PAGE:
Private umbilical cord blood banks making exaggerated medical promises face stiff fines, the Food and Drug Administration (FDA) said yesterday in response to a recent case of the mother of a paralyzed child accusing a private cord blood bank of leading her to believe that spinal surgery using the cord blood was a viable cure for her daughter.
The mother had stored the cord blood of her three-year-old daughter Hsun-hsun, who has tetraplegia, at the cost of NT$75,000 three years ago.
However, when the mother asked a hospital to perform an operation using stem cells derived from umbilical cord blood, the hospital said that the operation would be the nation’s first so the permission of the Ministry of Health and Welfare was needed.
However, the surgery did not gain approval from the health authorities, who said that it would be illegal and the hospital was not technologically advanced enough to perform such a procedure.
Hsun-hsun’s mother was outraged and accused the salesperson of the cord blood bank of overstating the effectiveness of cord blood and deceiving consumers.
“I paid the bank to store the cord blood hoping that my child would be able to use it someday if she needed it. If it is not usable, why does the government allow [private blood banks] to sell such services?” she said.
The FDA said that under current regulations, cord blood banking facilities must not make any promises about procedures involving cord blood expected to be developed in the future.
As for the reports by local media saying that some cord blood salespeople had made false claims about 3D printing of human organs in five to 10 years or having the ability to make eight bags of cord blood out of one, the FDA said that the company would be subject to a fine of up to NT$500,000 in accordance with the Regulations for Administration on Human Organ Bank (人體器官保存庫管理辦法) and the Organ Transplant Act (人體器官移植條例).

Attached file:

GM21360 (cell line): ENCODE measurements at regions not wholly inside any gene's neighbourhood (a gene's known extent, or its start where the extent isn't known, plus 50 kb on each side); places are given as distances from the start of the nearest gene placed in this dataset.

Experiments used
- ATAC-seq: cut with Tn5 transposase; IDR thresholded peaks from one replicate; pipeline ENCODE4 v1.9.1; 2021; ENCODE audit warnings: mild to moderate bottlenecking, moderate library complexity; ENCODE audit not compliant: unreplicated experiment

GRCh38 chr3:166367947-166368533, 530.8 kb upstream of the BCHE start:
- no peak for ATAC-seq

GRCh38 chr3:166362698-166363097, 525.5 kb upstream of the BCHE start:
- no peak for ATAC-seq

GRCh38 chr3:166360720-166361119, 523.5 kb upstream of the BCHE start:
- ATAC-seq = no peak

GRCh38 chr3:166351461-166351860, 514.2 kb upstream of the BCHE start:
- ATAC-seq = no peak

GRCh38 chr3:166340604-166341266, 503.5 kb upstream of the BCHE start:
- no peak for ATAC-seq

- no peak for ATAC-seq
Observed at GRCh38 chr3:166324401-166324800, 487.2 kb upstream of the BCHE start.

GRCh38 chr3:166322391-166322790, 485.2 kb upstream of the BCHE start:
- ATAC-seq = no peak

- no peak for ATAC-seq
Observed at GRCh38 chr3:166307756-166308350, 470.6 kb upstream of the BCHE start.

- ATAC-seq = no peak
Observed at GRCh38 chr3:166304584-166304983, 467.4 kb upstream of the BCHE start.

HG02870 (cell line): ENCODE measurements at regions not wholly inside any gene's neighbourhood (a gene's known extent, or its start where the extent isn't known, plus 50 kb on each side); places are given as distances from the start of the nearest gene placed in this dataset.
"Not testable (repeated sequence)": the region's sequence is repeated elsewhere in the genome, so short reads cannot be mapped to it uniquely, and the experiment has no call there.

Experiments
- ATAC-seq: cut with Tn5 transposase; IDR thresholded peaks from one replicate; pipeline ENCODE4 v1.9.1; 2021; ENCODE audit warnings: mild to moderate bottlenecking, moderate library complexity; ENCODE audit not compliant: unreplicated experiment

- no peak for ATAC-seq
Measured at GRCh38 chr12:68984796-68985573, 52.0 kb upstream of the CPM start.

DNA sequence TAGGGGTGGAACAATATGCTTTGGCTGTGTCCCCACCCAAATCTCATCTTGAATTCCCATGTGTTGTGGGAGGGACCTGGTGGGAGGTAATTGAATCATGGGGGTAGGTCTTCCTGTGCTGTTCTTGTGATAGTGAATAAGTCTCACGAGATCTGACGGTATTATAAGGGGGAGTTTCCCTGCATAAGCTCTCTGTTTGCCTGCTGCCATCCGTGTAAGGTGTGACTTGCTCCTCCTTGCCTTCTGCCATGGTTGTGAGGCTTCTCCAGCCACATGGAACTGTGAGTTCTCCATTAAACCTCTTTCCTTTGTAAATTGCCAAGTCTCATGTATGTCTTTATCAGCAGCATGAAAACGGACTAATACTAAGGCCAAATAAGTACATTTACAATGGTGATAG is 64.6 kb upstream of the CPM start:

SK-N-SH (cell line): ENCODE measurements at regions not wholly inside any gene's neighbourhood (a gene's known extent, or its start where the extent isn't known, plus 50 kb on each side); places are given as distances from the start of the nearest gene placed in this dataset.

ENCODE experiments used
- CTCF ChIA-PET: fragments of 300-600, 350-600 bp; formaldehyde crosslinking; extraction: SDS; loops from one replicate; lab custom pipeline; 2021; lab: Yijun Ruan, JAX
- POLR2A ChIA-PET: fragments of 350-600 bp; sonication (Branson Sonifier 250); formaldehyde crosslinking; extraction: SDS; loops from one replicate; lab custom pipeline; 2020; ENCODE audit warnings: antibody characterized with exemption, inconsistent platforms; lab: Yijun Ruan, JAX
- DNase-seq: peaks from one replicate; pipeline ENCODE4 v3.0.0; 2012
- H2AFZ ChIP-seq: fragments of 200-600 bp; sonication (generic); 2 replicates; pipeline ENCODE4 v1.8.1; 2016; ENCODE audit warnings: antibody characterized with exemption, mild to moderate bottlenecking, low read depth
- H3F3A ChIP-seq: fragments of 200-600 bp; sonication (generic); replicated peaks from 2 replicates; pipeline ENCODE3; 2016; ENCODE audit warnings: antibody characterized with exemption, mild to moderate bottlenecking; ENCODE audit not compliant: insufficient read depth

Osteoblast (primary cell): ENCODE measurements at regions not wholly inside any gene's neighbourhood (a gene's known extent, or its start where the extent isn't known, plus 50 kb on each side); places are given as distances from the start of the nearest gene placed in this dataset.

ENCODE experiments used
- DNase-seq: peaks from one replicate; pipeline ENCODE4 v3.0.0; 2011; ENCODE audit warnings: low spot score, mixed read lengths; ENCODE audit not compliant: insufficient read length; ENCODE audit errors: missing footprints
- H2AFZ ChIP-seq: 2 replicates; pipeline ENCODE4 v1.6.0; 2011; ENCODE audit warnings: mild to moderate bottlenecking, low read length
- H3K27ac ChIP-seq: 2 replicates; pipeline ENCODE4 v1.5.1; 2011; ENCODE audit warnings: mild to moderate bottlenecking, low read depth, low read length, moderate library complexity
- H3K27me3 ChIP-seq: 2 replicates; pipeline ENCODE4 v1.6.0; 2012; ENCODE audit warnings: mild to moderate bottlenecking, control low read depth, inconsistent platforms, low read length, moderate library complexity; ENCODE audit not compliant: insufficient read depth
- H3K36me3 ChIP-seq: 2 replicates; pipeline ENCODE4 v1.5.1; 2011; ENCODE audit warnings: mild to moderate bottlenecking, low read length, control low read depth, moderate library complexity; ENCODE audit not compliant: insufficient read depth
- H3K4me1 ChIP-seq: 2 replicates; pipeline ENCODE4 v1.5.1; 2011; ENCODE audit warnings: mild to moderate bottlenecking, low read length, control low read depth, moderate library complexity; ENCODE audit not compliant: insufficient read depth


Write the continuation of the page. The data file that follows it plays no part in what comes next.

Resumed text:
The Consumer Protection Act (消費者保護法) and the Fair Trade Act (公平交易法) might also apply if the violations are reported to the relevant authorities by the consumers, the administration said.
However, the government might be able to do more than just fining the companies or reining in their claims.
Mark Liu (劉宏恩), a law professor at National Chengchi University specializing in biomedical ethics, has a different take on the incident.
Describing the commercialization of cord blood banking in Taiwan as “going beyond the pale,” Liu said the lesson that should be drawn from the incident is the point mentioned by the mother on the uselessness of the privately banked cord blood.
Liu said the government was ignoring the fact that many European countries have either restricted or banned the commercialization of cord blood banking and that Japan has only public cord blood banks.
“Their logic is simple,” Liu said. “They believe that private cord blood banking is against the public’s interest.”
“Cord blood can be matched to different people, which is to say that, just as my cord blood might help save somebody else’s life, my life can be saved by somebody else’s cord blood. So the idea of just storing my own blood for my own use doesn’t make sense at all,” Liu said, adding that according to the US’ National Institutes of Health, the odds of successfully using a person’s own cord blood for medical procedures in his or her lifetime may be as low as one in 200,000.